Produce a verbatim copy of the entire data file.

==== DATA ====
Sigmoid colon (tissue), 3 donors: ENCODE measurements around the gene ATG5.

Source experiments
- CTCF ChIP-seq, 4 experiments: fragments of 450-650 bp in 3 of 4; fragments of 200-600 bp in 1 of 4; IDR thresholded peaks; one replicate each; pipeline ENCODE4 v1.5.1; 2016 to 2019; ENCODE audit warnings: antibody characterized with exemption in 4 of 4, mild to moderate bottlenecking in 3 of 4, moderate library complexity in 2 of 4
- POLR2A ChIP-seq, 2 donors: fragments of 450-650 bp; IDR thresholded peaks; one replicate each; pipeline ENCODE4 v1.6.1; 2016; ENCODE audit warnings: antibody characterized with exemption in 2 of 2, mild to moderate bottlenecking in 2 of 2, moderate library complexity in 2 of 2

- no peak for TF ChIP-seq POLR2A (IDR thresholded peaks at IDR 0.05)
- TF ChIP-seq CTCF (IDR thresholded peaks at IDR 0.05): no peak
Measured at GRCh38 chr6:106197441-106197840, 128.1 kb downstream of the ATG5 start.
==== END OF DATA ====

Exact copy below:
Sigmoid colon (tissue), 3 donors: ENCODE measurements around the gene ATG5.

Source experiments
- CTCF ChIP-seq, 4 experiments: fragments of 450-650 bp in 3 of 4; fragments of 200-600 bp in 1 of 4; IDR thresholded peaks; one replicate each; pipeline ENCODE4 v1.5.1; 2016 to 2019; ENCODE audit warnings: antibody characterized with exemption in 4 of 4, mild to moderate bottlenecking in 3 of 4, moderate library complexity in 2 of 4
- POLR2A ChIP-seq, 2 donors: fragments of 450-650 bp; IDR thresholded peaks; one replicate each; pipeline ENCODE4 v1.6.1; 2016; ENCODE audit warnings: antibody characterized with exemption in 2 of 2, mild to moderate bottlenecking in 2 of 2, moderate library complexity in 2 of 2

- no peak for TF ChIP-seq POLR2A (IDR thresholded peaks at IDR 0.05)
- TF ChIP-seq CTCF (IDR thresholded peaks at IDR 0.05): no peak
Measured at GRCh38 chr6:106197441-106197840, 128.1 kb downstream of the ATG5 start.